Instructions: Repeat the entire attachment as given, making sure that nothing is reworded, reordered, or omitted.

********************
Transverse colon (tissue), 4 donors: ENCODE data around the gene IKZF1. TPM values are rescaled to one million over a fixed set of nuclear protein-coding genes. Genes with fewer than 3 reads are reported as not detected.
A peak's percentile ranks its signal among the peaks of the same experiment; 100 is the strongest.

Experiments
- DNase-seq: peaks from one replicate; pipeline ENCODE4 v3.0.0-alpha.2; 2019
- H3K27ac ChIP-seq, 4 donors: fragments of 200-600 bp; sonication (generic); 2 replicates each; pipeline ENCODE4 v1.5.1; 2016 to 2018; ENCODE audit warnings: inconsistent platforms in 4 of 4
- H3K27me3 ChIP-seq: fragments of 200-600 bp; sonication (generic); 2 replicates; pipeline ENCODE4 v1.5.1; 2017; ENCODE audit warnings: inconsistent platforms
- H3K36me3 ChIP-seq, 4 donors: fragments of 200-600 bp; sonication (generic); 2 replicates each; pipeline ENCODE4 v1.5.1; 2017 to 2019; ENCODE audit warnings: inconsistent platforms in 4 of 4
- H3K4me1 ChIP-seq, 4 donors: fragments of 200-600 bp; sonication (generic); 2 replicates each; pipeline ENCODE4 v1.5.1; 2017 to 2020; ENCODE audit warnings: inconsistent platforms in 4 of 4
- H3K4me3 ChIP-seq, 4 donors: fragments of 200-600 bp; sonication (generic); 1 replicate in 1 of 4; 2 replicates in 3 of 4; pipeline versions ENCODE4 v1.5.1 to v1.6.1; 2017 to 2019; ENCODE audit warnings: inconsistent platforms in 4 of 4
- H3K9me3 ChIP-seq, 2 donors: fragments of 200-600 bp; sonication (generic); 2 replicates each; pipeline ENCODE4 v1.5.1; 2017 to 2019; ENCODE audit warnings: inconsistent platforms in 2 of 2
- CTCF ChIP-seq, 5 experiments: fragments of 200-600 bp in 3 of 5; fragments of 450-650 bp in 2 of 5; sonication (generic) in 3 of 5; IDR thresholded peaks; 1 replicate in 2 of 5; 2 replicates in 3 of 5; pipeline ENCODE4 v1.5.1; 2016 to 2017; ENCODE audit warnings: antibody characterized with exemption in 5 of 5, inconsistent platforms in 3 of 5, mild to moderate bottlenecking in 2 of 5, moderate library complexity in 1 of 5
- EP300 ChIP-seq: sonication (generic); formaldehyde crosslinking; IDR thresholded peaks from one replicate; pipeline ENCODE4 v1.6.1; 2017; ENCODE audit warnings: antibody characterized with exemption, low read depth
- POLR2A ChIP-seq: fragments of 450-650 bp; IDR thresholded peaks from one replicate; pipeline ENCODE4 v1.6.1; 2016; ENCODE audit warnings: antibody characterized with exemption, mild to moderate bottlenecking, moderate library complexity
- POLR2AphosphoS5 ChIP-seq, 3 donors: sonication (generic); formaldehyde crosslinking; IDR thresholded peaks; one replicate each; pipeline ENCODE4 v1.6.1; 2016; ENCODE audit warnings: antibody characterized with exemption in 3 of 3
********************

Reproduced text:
Transverse colon (tissue), 4 donors: ENCODE data around the gene IKZF1. TPM values are rescaled to one million over a fixed set of nuclear protein-coding genes. Genes with fewer than 3 reads are reported as not detected.
A peak's percentile ranks its signal among the peaks of the same experiment; 100 is the strongest.

Experiments
- DNase-seq: peaks from one replicate; pipeline ENCODE4 v3.0.0-alpha.2; 2019
- H3K27ac ChIP-seq, 4 donors: fragments of 200-600 bp; sonication (generic); 2 replicates each; pipeline ENCODE4 v1.5.1; 2016 to 2018; ENCODE audit warnings: inconsistent platforms in 4 of 4
- H3K27me3 ChIP-seq: fragments of 200-600 bp; sonication (generic); 2 replicates; pipeline ENCODE4 v1.5.1; 2017; ENCODE audit warnings: inconsistent platforms
- H3K36me3 ChIP-seq, 4 donors: fragments of 200-600 bp; sonication (generic); 2 replicates each; pipeline ENCODE4 v1.5.1; 2017 to 2019; ENCODE audit warnings: inconsistent platforms in 4 of 4
- H3K4me1 ChIP-seq, 4 donors: fragments of 200-600 bp; sonication (generic); 2 replicates each; pipeline ENCODE4 v1.5.1; 2017 to 2020; ENCODE audit warnings: inconsistent platforms in 4 of 4
- H3K4me3 ChIP-seq, 4 donors: fragments of 200-600 bp; sonication (generic); 1 replicate in 1 of 4; 2 replicates in 3 of 4; pipeline versions ENCODE4 v1.5.1 to v1.6.1; 2017 to 2019; ENCODE audit warnings: inconsistent platforms in 4 of 4
- H3K9me3 ChIP-seq, 2 donors: fragments of 200-600 bp; sonication (generic); 2 replicates each; pipeline ENCODE4 v1.5.1; 2017 to 2019; ENCODE audit warnings: inconsistent platforms in 2 of 2
- CTCF ChIP-seq, 5 experiments: fragments of 200-600 bp in 3 of 5; fragments of 450-650 bp in 2 of 5; sonication (generic) in 3 of 5; IDR thresholded peaks; 1 replicate in 2 of 5; 2 replicates in 3 of 5; pipeline ENCODE4 v1.5.1; 2016 to 2017; ENCODE audit warnings: antibody characterized with exemption in 5 of 5, inconsistent platforms in 3 of 5, mild to moderate bottlenecking in 2 of 5, moderate library complexity in 1 of 5
- EP300 ChIP-seq: sonication (generic); formaldehyde crosslinking; IDR thresholded peaks from one replicate; pipeline ENCODE4 v1.6.1; 2017; ENCODE audit warnings: antibody characterized with exemption, low read depth
- POLR2A ChIP-seq: fragments of 450-650 bp; IDR thresholded peaks from one replicate; pipeline ENCODE4 v1.6.1; 2016; ENCODE audit warnings: antibody characterized with exemption, mild to moderate bottlenecking, moderate library complexity
- POLR2AphosphoS5 ChIP-seq, 3 donors: sonication (generic); formaldehyde crosslinking; IDR thresholded peaks; one replicate each; pipeline ENCODE4 v1.6.1; 2016; ENCODE audit warnings: antibody characterized with exemption in 3 of 3